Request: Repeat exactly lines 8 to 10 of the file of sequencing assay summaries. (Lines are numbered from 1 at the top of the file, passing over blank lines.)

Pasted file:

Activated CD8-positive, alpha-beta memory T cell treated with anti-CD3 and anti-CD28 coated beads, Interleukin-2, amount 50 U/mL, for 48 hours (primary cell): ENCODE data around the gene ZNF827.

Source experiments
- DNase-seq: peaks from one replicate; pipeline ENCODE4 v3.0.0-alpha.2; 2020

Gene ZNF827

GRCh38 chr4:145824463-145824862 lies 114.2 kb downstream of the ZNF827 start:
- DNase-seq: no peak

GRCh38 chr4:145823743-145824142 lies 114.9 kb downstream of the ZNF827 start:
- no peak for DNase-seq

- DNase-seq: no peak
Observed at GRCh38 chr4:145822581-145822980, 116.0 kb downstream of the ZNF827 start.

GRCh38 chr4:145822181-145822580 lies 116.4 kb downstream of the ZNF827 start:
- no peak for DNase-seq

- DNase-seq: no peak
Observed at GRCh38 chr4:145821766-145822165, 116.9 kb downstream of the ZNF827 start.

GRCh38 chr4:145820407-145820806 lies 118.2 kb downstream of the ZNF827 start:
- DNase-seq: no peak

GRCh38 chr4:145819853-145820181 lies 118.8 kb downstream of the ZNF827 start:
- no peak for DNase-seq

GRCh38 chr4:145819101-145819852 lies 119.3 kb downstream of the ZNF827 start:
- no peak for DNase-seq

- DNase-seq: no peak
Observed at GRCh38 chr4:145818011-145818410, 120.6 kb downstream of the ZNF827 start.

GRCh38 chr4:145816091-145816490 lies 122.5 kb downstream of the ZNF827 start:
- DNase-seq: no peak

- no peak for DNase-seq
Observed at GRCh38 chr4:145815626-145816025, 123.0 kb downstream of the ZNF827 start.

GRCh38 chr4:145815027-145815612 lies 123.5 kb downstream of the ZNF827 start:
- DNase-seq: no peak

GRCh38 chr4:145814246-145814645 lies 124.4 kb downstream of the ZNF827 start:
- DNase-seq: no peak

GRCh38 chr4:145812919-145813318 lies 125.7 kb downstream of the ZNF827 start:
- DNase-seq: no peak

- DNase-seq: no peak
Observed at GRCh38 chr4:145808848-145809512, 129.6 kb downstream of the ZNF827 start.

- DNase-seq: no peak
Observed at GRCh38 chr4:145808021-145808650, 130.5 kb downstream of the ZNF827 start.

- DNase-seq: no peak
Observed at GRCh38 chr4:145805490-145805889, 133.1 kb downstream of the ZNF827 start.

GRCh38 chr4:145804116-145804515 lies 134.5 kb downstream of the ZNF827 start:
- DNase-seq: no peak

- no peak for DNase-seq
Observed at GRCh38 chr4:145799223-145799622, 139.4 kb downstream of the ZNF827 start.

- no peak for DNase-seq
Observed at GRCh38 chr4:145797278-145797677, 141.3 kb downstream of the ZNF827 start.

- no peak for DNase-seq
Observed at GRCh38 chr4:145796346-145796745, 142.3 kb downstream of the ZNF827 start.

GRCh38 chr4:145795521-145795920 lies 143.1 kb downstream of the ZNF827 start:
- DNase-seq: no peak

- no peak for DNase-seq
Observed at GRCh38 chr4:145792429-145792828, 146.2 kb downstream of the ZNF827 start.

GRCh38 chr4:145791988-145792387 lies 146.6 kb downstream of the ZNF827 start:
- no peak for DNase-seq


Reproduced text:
- no peak for DNase-seq

- DNase-seq: no peak
Observed at GRCh38 chr4:145822581-145822980, 116.0 kb downstream of the ZNF827 start.